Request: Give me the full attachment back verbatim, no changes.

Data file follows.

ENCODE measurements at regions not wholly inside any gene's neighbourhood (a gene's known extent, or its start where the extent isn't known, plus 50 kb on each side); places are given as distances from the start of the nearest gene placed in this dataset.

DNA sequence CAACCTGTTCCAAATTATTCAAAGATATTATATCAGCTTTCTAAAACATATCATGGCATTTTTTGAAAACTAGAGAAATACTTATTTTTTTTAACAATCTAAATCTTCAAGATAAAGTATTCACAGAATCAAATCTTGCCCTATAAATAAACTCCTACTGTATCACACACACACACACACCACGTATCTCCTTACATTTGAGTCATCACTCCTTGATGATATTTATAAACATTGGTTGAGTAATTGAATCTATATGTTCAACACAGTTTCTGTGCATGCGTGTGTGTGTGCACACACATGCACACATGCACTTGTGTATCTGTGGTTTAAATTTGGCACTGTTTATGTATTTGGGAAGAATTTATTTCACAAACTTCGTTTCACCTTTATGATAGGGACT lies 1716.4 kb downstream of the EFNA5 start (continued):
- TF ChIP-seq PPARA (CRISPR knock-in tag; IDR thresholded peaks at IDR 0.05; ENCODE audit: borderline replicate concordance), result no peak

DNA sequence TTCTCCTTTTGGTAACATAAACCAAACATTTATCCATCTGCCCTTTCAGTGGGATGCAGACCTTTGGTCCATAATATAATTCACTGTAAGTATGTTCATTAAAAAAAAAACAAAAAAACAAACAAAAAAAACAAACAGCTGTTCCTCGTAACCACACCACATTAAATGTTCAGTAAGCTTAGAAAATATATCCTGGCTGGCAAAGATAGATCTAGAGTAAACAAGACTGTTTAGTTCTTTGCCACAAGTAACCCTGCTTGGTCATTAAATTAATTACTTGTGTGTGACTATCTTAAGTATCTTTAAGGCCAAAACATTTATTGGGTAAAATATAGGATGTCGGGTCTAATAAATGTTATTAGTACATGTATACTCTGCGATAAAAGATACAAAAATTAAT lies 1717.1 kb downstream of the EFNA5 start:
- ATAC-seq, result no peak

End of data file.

ENCODE measurements at regions not wholly inside any gene's neighbourhood (a gene's known extent, or its start where the extent isn't known, plus 50 kb on each side); places are given as distances from the start of the nearest gene placed in this dataset.

DNA sequence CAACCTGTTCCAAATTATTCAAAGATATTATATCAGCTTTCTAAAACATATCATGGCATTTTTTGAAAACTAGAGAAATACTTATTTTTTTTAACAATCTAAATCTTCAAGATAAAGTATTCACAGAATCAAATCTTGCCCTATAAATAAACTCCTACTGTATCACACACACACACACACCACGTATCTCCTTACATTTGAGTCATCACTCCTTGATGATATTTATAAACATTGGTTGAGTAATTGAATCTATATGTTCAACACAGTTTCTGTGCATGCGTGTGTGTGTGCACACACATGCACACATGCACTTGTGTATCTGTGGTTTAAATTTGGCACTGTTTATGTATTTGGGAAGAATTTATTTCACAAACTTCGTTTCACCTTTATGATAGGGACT lies 1716.4 kb downstream of the EFNA5 start (continued):
- TF ChIP-seq PPARA (CRISPR knock-in tag; IDR thresholded peaks at IDR 0.05; ENCODE audit: borderline replicate concordance), result no peak

DNA sequence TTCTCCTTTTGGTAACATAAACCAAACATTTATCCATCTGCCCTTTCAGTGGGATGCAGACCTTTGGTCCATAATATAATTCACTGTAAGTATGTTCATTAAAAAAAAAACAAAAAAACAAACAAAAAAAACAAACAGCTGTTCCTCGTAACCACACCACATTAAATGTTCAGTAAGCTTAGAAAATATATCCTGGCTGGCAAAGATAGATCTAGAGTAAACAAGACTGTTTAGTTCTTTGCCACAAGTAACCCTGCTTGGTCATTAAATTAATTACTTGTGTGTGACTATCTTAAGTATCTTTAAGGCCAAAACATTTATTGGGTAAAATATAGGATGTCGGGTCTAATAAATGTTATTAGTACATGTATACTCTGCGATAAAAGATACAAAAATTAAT lies 1717.1 kb downstream of the EFNA5 start:
- ATAC-seq, result no peak